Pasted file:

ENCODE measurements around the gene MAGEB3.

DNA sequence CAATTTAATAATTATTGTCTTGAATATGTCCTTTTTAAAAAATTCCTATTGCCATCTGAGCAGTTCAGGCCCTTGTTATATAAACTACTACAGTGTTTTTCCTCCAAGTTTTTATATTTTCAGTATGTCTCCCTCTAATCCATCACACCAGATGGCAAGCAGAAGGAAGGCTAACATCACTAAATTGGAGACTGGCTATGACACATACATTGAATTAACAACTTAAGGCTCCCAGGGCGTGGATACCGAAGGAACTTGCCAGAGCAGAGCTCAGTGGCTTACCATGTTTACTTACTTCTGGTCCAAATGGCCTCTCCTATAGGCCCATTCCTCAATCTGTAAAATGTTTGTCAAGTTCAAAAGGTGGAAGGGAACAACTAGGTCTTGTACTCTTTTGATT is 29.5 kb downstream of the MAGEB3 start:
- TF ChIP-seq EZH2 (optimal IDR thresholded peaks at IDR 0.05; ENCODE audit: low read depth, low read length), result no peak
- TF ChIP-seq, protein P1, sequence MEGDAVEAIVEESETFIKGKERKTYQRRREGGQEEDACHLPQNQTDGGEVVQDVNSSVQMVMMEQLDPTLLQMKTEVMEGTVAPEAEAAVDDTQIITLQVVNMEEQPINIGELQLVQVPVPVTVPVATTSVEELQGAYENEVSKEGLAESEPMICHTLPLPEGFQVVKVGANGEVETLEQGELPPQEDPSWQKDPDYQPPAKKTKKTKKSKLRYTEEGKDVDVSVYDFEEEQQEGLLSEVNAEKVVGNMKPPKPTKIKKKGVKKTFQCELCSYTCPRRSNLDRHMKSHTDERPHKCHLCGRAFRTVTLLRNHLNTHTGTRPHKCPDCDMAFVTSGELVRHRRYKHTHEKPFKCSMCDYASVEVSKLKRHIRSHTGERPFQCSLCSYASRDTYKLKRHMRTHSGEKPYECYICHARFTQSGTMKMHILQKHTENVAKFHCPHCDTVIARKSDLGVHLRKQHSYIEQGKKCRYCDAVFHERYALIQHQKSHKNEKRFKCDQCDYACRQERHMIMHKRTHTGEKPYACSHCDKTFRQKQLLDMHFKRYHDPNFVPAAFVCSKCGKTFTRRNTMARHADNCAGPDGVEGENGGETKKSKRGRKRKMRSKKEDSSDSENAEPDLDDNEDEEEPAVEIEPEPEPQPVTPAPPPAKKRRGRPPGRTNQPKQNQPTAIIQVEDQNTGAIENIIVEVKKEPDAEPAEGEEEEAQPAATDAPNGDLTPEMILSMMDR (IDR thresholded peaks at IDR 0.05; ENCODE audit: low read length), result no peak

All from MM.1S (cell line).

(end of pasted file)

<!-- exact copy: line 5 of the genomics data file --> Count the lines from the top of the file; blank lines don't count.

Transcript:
All from MM.1S (cell line).